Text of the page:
• How can you share it? Answer: We could distribute it to both new and seasoned legislators…and maybe we could even get this to high school students so that they can learn about the legislative process (Promotion)
  • How can those people have input / feedback on it? A: Give the students a place to comment on it or ask follow-up questions of the legislators. (Participate)
  • How will you know if this has been successful? A: The number of legislators that participate in it, number of schools reached, and the senior leader feels great about the project and sees the value of new media. (Progress)

Why? Who? What? When? Where? How (“How do we do it?” and “How are we doing?”) :-)

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Profile Photo David B. Grinberg

Nice work, Andy!

Yes, I have a comprehensive strategic communications plan that is micro-targeted to various audiences based on the mission of my office/agency. All government communicators would be wise to have some type of communications plan — especially one for crisis communications and/or unplanned media situations.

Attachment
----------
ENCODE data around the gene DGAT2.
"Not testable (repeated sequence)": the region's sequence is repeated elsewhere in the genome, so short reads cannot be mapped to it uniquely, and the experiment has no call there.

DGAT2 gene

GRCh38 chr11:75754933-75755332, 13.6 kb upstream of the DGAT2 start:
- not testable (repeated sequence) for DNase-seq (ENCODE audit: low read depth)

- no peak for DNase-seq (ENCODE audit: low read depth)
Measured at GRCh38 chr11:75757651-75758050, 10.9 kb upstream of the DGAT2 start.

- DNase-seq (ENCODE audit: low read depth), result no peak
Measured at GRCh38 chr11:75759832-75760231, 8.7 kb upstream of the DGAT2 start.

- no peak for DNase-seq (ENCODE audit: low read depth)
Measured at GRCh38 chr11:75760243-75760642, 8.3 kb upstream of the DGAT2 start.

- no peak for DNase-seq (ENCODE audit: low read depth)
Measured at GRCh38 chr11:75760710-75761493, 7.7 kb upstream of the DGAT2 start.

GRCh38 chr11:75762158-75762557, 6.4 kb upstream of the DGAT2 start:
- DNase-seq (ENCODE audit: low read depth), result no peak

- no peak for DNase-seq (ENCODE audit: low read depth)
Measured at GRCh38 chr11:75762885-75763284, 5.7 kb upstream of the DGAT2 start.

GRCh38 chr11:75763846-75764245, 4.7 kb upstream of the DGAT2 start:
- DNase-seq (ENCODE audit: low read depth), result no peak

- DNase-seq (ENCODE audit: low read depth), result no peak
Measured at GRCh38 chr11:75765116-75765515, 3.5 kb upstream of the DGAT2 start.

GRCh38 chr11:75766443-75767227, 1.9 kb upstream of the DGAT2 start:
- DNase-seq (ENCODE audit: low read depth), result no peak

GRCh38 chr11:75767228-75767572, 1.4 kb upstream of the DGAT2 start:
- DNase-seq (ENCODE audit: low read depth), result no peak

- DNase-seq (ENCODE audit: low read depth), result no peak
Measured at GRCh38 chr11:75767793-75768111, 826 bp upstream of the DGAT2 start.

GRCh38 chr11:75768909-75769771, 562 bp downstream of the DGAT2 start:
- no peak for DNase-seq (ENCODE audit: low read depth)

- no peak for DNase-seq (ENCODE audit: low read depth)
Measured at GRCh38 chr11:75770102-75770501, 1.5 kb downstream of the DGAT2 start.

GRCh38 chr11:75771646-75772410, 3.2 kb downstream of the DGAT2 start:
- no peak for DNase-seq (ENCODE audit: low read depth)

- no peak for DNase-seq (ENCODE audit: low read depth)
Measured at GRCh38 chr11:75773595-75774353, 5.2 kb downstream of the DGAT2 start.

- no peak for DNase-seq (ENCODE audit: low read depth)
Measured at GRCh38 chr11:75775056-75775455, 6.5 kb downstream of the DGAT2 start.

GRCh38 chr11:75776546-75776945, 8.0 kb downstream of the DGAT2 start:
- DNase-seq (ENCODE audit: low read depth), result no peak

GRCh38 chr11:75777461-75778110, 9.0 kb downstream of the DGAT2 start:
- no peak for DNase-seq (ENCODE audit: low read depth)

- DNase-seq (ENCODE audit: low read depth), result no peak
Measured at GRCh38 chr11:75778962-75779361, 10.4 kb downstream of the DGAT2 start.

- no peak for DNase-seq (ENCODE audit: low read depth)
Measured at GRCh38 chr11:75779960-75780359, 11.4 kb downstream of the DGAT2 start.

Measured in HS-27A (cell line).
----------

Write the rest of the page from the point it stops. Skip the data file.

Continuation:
Even if the plan is not “comprehensive” per se, something is always better than nothing. Start small and keep working it and the plan will become comprehensive in due time.

Moreover, the simply act of writing a plan — putting thoughts into words and potential actions — may help one to further develop and formulate new stratagies and/or share existing ones with others for “brainstorming” purposes. Either way, it’s a win-win.

However, it’s also important to recognize — as you well know — that media inquiries and news events often times dictate the agenda, despite one’s otherwise worthy intentions per the plan . To paraphrase John Steinbeck in the great novel “Of Mice and Men”: